YZ: Thanks, Guy, for your lucid explanation of how this collaboration with Bruno started. I like what you said, "the 12 studies could be built up as the research of 12 different color studies, where you could reduce the rhythmical and harmonic choices to the extreme to create a pure simple format on its own."
Did you have any particular art work (or any artist) or any literature (poetry, novel, etc.) in mind which could be associated with the images of a series of 12 different color studies when you composed or realized these 12 études? I would like to ask both of you the same question.
GV: When I was in my early twenties, a very important conceptual American artist Martin Maloney was living in Antwerp, my hometown in Belgium.
For many years he became my mentor and I had the chance almost daily to visit him in his studio to exchange ideas, while drinking liters of Italian coffee, about the history of art, the importance of Matisse, the impact of Constructivist Movement in Russia, the key essence of Mondriaan, the way George Antheil re-defined music into sound, the influence of the Muralists, the start of abstract expressionism and many other subjects.
As one of the main subjects then, we often discussed the direction of the impact of the choice of the material in the art work. In reducing the choice of elements - so in bringing the concentration up to a higher level on the essence of the material - the perception would allow us to see and undergo much more the impact of the subtle changes instead of focusing on the dialect roadmap of a dialogue.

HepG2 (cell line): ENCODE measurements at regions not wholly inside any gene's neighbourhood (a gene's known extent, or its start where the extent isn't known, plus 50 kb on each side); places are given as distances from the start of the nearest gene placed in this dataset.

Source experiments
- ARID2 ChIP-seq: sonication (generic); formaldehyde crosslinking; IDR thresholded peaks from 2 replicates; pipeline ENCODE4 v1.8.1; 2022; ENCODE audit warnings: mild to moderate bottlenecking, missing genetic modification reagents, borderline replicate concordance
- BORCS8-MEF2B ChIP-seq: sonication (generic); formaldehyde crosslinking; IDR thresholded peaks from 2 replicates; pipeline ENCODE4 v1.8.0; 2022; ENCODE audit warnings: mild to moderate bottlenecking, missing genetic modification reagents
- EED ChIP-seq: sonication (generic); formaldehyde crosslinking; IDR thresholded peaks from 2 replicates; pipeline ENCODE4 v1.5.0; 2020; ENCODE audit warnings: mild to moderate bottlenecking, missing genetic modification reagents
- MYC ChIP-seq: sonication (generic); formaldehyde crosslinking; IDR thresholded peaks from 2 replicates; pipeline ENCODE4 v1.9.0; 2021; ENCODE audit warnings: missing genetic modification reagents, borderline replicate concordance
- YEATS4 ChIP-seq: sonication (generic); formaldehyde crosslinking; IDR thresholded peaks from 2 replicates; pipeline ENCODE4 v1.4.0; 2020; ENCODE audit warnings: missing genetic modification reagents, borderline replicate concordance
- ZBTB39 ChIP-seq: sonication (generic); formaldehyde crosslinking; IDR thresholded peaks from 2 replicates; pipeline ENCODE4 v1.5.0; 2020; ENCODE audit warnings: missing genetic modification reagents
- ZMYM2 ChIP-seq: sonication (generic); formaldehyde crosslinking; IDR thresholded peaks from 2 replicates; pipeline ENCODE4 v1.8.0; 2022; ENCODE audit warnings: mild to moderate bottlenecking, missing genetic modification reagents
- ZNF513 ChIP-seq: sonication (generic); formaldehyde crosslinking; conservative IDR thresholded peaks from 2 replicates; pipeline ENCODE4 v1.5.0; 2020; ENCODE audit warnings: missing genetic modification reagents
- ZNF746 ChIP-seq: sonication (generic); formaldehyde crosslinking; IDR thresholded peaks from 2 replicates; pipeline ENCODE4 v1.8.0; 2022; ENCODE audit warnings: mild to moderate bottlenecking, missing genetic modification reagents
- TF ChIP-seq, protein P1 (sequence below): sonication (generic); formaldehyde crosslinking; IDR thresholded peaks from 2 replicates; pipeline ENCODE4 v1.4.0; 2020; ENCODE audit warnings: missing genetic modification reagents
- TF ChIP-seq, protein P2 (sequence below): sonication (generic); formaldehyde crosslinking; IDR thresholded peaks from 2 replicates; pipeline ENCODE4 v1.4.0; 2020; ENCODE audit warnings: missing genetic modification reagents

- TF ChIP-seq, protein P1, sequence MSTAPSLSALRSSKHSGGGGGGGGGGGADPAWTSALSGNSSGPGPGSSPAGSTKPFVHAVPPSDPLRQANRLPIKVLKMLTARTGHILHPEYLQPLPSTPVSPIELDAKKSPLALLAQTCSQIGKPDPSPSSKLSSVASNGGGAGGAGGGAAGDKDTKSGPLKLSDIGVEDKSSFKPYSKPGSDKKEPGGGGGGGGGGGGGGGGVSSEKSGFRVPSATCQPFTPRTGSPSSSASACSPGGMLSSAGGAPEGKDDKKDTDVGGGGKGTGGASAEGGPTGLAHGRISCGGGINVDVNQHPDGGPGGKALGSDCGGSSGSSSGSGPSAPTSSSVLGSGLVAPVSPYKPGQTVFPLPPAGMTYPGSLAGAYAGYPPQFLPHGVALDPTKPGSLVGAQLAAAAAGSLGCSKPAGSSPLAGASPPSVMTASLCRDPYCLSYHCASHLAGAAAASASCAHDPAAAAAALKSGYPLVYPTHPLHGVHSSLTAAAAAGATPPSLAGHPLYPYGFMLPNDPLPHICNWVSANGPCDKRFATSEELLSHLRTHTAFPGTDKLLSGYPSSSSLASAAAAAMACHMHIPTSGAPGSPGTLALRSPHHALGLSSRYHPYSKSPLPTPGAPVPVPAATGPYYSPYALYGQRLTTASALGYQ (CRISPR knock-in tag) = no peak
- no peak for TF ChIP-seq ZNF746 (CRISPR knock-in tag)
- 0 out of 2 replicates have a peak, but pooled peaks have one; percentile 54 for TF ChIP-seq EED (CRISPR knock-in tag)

I had the chance to come to the US for many weeks with my girlfriend at that time, Ilse Geens who is now my wife, to help her doing research on the work of Clifford Still, where we analyzed the importance of conservation of pigments for the monochrome artists such as Barnett Newman, Ad Reinhardt, Franz Kline, Willem De Kooning, Jackson Pollock and Clifford Still. That trip to the US, as well as the years of talking with Martin Maloney, the writings of Ad Reinhardt, the letters of Barnett Newman, Silence of John Cage, and the art review of Morton Feldman, all made it very clear that if you present a work of art, one of the first questions should always be what the material would be like.